If you have not already I would go into the tune and set the idle to 850 rpm if it is not there already. Start opening the throttle stop and go in quarter turn increments. Data log your IAC motor duty cycle. Continue to open the throttle blades until the idle rises above 850 rpm. At that point stop, shut off the engine and down load the data log.

    Look at your IAC duty cycle. Different guys have different favorites. I like to see a 30% duty cycle. The normally gives the IAC enough wiggle room to manage the airflow up or down to maintain your target idle. If you have a big cam when you start to open the throttle blades the idle will go above 850 without significantly dropping the IAC duty cycle. If this happens to you the car is telling you it wants to idle higher. Don't get crazy with idle speed. Go into the tune and step it in small increments say 100 rpm and begin the process all over again.

    My bet is it should sort out nicely at right around 850 rpm. Once you get the throttle position where you want it for the 30% IAC duty cycle, if you want a lower idle try lowering the idle RPM in the tune by 100 RPM and resetting your throttle stop to get back the 30% IAC duty cycle you were targeting. This lower idle is not always possible so don't get your hopes up too much.

    Always use your data logging capability to let you see what is happening as you are closing in on your target IAC duty cycle. If you want and your camshaft will cooperate you can sneak even lower in the idle RPM. I tend to like a 750 / 850 idle, especially with cams because it keeps the plugs cleaner. Big cams and low idle speeds (<850) tend to foul plugs and create bad low speed driving manners.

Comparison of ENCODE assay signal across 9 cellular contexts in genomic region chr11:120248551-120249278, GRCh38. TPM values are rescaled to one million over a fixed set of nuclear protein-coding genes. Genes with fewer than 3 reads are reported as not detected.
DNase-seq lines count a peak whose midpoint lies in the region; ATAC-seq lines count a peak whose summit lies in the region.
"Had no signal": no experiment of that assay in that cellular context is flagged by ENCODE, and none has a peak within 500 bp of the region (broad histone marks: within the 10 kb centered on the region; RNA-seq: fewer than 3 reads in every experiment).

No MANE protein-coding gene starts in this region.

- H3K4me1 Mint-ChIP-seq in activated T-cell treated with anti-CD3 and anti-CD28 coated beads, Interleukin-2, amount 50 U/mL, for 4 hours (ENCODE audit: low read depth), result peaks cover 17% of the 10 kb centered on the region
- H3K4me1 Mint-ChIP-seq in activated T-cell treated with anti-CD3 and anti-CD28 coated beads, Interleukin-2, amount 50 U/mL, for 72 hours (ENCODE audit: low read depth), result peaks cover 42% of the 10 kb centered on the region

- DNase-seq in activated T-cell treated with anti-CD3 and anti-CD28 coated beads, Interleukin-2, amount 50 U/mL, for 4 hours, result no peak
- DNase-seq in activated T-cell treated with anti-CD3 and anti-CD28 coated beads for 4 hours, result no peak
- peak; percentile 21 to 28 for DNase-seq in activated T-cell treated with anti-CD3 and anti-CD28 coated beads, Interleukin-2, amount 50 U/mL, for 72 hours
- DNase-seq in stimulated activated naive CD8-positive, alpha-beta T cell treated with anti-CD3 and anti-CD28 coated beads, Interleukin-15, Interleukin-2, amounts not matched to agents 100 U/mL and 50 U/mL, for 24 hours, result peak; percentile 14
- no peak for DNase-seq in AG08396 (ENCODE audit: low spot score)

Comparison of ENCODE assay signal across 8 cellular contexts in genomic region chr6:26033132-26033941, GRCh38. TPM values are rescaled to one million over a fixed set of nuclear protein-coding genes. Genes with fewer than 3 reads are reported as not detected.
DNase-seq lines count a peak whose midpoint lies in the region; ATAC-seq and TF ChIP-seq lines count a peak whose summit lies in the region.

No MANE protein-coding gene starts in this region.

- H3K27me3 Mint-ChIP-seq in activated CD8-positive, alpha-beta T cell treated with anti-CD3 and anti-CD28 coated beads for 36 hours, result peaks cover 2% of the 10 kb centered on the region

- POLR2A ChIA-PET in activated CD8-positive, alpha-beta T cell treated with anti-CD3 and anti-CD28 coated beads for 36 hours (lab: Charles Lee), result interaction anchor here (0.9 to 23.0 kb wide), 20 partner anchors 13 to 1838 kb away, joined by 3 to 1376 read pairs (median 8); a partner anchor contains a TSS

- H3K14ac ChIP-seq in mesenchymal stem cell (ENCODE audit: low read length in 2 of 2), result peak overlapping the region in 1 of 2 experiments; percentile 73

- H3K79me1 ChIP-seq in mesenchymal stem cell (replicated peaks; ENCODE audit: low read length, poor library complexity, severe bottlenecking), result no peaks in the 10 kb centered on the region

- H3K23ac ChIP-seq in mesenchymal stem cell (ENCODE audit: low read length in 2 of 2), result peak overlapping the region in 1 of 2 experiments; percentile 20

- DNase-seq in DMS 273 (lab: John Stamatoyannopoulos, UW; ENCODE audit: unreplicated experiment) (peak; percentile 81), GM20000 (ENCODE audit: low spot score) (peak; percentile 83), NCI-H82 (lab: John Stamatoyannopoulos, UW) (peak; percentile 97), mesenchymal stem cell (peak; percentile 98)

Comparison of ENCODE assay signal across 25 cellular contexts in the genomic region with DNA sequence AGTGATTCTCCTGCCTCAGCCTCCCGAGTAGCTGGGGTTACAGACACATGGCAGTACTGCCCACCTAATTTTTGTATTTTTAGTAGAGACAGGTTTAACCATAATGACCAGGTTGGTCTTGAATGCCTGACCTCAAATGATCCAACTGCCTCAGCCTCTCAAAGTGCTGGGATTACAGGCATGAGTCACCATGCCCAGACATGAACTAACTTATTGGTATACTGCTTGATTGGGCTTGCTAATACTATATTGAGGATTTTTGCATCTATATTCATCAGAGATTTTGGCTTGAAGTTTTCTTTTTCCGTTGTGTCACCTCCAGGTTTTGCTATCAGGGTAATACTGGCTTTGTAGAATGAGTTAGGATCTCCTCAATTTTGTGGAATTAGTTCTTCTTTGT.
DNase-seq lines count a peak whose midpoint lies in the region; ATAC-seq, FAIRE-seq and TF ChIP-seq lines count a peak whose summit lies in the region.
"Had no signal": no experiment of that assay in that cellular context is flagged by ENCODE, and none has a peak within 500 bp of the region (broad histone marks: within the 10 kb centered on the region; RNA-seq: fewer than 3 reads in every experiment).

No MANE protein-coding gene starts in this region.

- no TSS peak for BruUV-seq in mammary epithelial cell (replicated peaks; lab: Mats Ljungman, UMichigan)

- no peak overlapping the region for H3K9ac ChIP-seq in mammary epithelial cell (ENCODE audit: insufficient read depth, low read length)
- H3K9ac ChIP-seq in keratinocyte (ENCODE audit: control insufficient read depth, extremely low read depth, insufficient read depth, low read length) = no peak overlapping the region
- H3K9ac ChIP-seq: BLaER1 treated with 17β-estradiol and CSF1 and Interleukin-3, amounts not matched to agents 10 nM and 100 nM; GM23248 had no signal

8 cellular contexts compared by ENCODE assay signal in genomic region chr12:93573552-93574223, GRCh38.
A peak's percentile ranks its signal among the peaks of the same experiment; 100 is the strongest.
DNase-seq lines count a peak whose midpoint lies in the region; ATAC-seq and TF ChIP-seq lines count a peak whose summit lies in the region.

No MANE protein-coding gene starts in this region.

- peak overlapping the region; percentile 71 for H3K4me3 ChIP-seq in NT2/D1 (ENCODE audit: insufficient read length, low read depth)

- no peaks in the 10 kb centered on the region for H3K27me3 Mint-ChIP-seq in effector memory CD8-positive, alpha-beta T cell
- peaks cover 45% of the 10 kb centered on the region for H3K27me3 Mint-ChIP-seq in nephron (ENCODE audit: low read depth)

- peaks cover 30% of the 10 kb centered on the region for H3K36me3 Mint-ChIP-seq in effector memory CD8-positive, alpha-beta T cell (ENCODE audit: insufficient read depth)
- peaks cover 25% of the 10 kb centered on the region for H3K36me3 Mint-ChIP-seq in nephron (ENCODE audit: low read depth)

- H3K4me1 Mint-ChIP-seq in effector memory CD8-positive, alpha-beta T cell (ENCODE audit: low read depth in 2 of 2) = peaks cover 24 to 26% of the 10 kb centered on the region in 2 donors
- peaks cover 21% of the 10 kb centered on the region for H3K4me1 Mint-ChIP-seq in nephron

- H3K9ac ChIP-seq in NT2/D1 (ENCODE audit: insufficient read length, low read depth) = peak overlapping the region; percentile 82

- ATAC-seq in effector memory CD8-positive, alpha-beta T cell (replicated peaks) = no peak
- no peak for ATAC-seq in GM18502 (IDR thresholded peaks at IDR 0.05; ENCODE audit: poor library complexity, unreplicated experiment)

This approach should fix your IAC duty cycle / throttle stop headaches. Let me know how it works out for you.

    BTW the 1/2 inch hose should be adequate, a 5/8 hose does no harm but is overkill. Before you start the hose swapping try the idle stop setting technique above.


    Ed
    Last edited by eschaider; 08-21-2017 at 05:51 PM. Reason: Spelling & Grammar

  4. #3
    Senior Member Array torchred04's Avatar
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    So I unhooked the IAC sensor once at temp and started increasing my throttle blade opening position till I got the car running with no IAC connected. It took a lot more opening then I expected but I had it idling around 850-900rpm with no IAC hooked up.